Implementation of schemes under NREGA is crucial to provide job opportunities to rural poor of Tripura as the state has a huge 66.67% people still living below poverty line, according to state government sources.

While the state economy still rests on agriculture and agriculture related activities, there is tremendous pressure of population on its soil.

About 90% of the farmers are poor and marginal and the average land holding size is only 0.97 hectare. With this small land holding, most of the rural poor have to opt for daily-wage earning sources all throughout the year.


While NREGA implementation of the state has gained significant achievements, many job cardholders have alleged that although payment against their work is ensured, it takes prolonged period to get money after the work is completed.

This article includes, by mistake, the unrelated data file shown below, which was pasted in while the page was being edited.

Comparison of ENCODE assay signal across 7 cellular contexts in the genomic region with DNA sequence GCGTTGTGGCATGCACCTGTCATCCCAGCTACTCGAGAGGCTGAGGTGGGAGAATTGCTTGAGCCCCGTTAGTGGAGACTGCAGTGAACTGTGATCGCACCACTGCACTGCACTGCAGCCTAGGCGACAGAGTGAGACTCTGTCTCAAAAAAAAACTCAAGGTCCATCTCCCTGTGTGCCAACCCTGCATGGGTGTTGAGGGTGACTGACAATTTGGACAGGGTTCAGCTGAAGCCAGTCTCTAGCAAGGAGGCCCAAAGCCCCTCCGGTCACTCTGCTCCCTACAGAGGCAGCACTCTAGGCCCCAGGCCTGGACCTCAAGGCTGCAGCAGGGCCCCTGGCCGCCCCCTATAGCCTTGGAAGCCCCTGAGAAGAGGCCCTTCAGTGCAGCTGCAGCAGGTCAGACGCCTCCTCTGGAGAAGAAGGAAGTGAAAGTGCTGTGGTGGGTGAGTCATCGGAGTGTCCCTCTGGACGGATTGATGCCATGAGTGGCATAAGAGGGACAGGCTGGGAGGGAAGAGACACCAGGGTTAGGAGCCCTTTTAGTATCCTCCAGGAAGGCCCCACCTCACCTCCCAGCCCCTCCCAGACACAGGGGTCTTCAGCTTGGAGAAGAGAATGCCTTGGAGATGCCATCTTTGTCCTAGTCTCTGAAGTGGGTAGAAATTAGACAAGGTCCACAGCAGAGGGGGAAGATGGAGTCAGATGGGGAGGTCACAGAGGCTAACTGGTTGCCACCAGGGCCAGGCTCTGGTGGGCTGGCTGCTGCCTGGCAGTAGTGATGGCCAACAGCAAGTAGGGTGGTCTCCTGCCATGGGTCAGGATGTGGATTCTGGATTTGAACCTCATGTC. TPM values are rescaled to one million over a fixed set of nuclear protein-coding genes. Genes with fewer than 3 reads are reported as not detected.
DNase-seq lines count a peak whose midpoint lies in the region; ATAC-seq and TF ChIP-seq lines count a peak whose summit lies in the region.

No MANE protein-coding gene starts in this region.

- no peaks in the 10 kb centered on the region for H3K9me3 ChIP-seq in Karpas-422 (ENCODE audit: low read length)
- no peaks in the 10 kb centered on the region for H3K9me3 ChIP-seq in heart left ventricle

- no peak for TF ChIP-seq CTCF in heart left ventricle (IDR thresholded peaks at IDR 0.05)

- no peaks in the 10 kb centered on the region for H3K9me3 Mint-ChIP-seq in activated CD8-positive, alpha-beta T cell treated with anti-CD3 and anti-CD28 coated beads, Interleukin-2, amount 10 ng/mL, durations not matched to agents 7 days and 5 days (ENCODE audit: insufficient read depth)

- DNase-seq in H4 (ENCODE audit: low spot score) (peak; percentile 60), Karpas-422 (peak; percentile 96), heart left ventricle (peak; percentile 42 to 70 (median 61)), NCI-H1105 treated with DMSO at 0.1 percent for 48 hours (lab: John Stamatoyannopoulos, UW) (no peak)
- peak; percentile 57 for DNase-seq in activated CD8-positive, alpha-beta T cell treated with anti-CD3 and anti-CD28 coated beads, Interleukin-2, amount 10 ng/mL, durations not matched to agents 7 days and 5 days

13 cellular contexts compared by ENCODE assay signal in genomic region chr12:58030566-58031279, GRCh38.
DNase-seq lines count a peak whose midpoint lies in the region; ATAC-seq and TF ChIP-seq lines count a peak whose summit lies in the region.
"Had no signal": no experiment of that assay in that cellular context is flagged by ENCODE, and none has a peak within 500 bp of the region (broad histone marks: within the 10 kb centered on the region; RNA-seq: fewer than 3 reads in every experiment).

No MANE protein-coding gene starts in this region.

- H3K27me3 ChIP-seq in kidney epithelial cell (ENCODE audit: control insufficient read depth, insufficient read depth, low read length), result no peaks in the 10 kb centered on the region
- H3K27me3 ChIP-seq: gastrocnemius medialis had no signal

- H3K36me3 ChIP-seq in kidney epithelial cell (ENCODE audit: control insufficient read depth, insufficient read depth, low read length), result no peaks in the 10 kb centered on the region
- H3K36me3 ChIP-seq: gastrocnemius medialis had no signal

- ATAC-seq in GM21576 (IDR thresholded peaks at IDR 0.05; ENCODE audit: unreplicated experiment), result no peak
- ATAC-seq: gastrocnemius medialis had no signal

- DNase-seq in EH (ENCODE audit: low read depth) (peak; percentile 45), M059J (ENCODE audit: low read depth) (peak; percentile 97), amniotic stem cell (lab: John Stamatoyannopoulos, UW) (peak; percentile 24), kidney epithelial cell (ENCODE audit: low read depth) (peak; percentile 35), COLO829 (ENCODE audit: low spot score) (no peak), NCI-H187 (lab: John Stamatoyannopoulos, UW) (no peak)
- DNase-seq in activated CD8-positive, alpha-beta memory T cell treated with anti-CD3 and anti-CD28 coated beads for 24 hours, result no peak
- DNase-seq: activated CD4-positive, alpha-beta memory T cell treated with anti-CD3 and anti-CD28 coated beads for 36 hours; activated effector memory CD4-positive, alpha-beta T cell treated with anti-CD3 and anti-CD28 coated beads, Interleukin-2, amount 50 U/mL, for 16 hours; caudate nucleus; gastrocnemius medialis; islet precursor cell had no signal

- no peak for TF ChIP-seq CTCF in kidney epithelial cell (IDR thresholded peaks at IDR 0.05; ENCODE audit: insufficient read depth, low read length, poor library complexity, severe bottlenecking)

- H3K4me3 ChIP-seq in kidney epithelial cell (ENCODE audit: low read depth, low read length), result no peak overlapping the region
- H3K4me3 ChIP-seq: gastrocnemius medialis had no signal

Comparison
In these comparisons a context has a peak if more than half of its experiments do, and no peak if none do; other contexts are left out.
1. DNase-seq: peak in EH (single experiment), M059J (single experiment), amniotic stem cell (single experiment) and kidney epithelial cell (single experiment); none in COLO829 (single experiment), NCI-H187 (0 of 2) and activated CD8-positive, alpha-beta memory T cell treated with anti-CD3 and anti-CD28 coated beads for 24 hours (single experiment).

In Dukil gram sabha, some women who were engaged in fishery development project have alleged that they have not received payments for the previous NREGA job.

Monmohini Debnath, the pradhan of the panchayat too says that to maintain all formalities to ensure transparency of the project work, the job card holders have to face lot of difficulties.

Only 50% of the total project cost is disbursed through gram sabhas, the remaining cost is disbursed through block and district level PRI. The money is released only after submission of the completion report of every project, which is a relatively long process. The workers hardly have the patience or can ill afford to wait so long for payments.

In this way, every job card holder has to have an account in nearby financial institutions. This often leads to complications and delay in the payment process.

The secretary of rural development identifies two more problems that hinder the success of NREGA implementation: implementing projects in insurgency hit areas and motivating the men to engage in these projects.